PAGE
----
For me, it has been more a matter of having to move, and leave stuff behind, but the impulse, and relief, and joy, are similar.

gz said...

finding the right home for things is good.

letting yourself be cherished by others is also good

Mouse said...

bless you RR, you are a wonderful woman and you continue to inspire me

Jane said...

I have a firm promise from daughter that she will take over Christmas as soon as we're free to spend it at her house (- another 10 years or so then). Meanwhile, help with the shopping will be forthcoming - hope we don't get snowed in like last year.
It's great to give a gift with a history - and more meaningful for both parties.

Relatively Retiring said...

Jenny: I can but hope that the next generation will see the real story of the bracelet, and try to ensure that such things never happen again. I want it to be worn in very happy times from now on. Molly; thank you. I need to learn a lot about resting. I might not be very good at it!
Zhoen: the impulse to down-size could become quite additive. It's a liberating experience. I think I could end up in a minimalistic yurt.
gz: it's lovely when things come together in this way.
Mouse: goodness gracious me! Thank you for such a compliment!
Jane: last Christmas left us all feeling somewhat insecure, didn't it? I'm glad you're getting help with the shopping. I have memories of trudging around with ski-poles and giant snow-boots, trying to balance heavy bags at the same time.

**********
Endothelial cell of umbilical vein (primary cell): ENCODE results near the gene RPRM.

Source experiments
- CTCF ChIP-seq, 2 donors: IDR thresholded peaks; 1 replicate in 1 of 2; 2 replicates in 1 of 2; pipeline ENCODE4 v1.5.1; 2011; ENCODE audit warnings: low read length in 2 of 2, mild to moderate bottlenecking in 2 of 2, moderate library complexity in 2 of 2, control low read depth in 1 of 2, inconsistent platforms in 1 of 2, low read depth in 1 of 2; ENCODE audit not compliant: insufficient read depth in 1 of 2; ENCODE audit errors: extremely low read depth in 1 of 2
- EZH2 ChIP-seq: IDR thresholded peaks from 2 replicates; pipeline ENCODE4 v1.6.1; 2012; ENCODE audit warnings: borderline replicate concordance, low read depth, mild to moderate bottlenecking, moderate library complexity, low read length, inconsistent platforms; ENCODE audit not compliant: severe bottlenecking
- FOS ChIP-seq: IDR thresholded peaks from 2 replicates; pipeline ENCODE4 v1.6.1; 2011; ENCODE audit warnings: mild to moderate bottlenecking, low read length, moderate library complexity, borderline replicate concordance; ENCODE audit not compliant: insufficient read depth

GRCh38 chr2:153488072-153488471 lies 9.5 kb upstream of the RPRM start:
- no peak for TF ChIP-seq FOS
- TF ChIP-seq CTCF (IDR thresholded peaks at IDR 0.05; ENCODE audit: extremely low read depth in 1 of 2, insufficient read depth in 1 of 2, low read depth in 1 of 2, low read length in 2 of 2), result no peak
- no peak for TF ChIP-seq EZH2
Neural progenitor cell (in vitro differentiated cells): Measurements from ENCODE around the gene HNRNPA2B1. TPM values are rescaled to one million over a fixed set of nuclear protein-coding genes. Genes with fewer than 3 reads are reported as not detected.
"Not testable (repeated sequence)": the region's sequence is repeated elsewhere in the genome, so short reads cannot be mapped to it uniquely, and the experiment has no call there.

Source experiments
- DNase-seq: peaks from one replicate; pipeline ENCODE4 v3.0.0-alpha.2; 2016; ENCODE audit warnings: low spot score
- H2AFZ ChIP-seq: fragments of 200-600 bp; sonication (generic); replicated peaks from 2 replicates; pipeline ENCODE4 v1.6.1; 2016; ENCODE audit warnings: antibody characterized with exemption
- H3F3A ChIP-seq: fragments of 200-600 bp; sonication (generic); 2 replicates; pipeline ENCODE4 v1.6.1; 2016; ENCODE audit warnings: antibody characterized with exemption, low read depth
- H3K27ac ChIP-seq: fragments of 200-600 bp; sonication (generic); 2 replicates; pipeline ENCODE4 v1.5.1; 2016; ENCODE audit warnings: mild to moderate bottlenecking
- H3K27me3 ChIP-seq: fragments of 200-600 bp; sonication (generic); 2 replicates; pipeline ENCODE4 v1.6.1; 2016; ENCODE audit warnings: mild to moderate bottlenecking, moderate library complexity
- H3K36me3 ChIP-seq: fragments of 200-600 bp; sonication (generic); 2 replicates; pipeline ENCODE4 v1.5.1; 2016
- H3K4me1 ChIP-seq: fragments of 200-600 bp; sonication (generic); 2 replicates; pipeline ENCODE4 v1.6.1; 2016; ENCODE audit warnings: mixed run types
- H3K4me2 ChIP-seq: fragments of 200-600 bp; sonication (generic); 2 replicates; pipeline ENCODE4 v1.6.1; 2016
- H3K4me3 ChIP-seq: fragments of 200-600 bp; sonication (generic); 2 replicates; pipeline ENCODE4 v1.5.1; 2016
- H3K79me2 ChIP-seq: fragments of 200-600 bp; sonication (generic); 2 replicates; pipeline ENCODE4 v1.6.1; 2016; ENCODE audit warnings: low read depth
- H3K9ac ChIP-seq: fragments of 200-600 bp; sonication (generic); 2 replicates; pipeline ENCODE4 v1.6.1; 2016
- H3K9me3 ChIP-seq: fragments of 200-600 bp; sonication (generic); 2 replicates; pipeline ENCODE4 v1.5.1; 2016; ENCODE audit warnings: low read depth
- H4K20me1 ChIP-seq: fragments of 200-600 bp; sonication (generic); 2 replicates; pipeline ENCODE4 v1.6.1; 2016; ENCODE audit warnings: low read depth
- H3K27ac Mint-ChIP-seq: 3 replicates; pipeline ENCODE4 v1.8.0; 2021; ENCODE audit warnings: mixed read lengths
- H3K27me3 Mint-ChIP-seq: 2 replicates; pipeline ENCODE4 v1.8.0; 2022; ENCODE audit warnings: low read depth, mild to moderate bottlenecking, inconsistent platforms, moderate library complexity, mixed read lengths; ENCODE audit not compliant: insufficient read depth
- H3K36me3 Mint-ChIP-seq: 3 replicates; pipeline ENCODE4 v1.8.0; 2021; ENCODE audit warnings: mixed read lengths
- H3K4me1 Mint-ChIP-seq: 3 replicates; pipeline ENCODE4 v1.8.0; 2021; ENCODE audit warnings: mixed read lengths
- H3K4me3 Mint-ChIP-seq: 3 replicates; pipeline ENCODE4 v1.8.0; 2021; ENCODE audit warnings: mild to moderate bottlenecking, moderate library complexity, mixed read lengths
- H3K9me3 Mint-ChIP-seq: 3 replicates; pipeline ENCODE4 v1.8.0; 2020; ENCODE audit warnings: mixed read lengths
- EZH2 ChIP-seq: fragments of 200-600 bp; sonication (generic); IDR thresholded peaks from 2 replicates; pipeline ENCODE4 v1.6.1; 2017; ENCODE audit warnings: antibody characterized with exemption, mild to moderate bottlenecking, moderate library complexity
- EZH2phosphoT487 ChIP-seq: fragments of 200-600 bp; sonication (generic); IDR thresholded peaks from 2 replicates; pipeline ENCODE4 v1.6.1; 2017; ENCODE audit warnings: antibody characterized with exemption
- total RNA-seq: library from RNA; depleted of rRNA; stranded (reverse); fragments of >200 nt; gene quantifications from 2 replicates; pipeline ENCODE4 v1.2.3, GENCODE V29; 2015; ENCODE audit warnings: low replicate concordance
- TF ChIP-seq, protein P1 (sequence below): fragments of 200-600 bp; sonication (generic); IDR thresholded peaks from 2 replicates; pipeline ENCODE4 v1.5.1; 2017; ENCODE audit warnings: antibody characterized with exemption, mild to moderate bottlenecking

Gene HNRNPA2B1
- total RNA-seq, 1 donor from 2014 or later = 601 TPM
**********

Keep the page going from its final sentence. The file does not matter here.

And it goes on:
Leslee said...

Beautiful bracelet, and wow, what a story behind it. Lovely to pass it along.

I used to always host our Thanksgiving and Christmas holiday meals when my parents lived nearby and my mom was alive, but it was just the three of us and sometimes a couple of guests. I did enjoy it and I miss it, but it is so much easier to leave it up to someone else!

Relatively Retiring said...

Leslee: I hope you have a very happy Thanksgiving, whoever does the cooking!

Isabelle said...

I have a similar impulse to pass family things on while I'm around to tell the stories about them.

My dad's cousin was similarly interned by the Japanese (he was working in Malaya) and his wife and twin baby sons eventually escaped to Australia. He too was never well again and he died in middle age. Awful.

herhimnbryn said...

And so the story of the bracelet will continue. Have started giving away personal items too. It feels good to do so.

Enjoy being looked after over Christmas.

Relatively Retiring said...

Isabelle and HHnB: thank you for your comments. It's good to be able to give things away, to ensure that they go to the right people, and to give their stories with them. Control freak all the way!

also Isabelle: some of those war-time stories are so tragic. I think the knowledge that they were unspeakable and unspoken is one of the factors that eventually took me into listening support work.

Pearl said...

What fabulous history. I am envious of the person who receives such a treasure.

As for not being responsible for the sprouts, et al, be glad of it! Perhaps it is time for someone else to assume the mantle...

Pearl

Relatively Retiring said...

Pearl: thank you for reading and leaving a comment. I am so happy that the bracelet will be returning to Japan after so many years, and I'm also happy to relinquish responsibilities. It's lovely that the next generation has volunteered for these things.